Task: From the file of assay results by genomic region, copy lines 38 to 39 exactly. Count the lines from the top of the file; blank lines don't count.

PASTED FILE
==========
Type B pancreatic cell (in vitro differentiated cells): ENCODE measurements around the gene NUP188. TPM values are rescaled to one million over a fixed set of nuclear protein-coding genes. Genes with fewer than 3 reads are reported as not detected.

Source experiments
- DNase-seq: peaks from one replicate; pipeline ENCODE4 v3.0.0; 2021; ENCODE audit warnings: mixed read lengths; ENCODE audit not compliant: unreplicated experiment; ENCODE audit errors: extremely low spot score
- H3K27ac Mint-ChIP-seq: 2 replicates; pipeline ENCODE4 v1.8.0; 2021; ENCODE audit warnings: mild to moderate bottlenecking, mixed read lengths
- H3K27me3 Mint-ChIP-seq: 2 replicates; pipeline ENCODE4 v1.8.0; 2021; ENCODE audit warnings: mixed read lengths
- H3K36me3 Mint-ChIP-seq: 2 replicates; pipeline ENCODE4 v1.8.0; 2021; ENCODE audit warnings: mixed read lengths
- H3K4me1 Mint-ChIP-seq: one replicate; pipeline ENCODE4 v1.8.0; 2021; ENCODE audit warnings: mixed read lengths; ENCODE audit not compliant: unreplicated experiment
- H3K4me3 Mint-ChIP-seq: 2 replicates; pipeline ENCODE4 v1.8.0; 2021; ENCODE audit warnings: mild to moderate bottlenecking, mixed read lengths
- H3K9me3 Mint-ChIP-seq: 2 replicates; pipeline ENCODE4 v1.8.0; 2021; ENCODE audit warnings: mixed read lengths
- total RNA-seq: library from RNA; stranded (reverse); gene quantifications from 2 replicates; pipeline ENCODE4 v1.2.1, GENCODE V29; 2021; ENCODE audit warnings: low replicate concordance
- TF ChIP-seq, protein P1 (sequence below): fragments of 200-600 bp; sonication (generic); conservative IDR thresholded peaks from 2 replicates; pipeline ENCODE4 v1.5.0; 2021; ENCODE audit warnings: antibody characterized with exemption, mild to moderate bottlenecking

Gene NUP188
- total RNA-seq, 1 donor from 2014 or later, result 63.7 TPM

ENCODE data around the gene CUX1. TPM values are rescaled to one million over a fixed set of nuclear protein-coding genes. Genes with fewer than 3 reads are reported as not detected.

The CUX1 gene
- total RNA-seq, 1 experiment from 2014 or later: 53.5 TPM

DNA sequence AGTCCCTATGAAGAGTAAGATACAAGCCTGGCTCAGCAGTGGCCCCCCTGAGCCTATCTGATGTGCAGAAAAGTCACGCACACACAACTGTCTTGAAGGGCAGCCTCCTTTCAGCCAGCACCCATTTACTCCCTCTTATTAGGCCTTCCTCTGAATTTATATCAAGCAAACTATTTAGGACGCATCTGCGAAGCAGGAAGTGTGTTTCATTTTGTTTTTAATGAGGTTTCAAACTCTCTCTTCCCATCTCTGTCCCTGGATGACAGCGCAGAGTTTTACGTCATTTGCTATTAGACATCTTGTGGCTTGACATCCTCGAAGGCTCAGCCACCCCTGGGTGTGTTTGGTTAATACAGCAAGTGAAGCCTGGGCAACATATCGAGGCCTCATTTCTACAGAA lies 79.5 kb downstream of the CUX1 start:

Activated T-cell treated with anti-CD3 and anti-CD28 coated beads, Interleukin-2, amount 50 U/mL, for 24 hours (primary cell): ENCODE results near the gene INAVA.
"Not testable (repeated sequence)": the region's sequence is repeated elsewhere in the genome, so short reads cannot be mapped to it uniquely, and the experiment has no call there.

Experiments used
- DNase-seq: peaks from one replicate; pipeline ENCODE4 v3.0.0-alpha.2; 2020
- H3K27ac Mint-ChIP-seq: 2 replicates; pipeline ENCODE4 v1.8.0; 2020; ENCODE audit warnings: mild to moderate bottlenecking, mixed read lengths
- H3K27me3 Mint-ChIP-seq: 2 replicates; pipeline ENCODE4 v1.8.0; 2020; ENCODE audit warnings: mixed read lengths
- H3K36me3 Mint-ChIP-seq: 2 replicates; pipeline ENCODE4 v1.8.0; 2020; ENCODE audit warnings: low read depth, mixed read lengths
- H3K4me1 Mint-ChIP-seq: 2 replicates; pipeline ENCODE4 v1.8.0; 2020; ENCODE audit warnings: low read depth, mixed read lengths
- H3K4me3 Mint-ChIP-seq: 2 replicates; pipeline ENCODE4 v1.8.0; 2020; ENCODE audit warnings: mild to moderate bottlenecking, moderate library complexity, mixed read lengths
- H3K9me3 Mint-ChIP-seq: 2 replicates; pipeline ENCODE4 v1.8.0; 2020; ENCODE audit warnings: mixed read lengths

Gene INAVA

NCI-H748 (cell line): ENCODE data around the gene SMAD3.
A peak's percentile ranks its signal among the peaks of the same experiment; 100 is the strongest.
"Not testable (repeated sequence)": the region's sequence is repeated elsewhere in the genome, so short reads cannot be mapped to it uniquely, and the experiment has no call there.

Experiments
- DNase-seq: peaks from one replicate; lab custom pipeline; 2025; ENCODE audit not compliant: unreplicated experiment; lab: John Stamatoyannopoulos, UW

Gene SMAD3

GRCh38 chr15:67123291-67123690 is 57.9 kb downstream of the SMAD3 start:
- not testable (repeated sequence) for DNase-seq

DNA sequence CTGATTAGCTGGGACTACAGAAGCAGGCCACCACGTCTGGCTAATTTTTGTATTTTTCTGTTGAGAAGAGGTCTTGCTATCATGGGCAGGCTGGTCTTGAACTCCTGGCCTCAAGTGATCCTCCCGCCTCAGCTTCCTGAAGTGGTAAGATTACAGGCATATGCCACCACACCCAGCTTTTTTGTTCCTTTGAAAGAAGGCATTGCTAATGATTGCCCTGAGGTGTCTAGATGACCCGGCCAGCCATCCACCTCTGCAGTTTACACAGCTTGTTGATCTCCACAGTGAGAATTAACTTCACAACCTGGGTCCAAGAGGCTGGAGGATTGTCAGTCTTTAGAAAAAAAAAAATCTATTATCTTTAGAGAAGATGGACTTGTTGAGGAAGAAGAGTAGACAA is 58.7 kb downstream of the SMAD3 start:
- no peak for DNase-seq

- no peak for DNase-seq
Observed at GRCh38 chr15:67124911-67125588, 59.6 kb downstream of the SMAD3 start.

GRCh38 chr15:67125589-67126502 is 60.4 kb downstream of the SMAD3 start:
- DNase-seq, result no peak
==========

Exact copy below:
- no peak for DNase-seq

- no peak for DNase-seq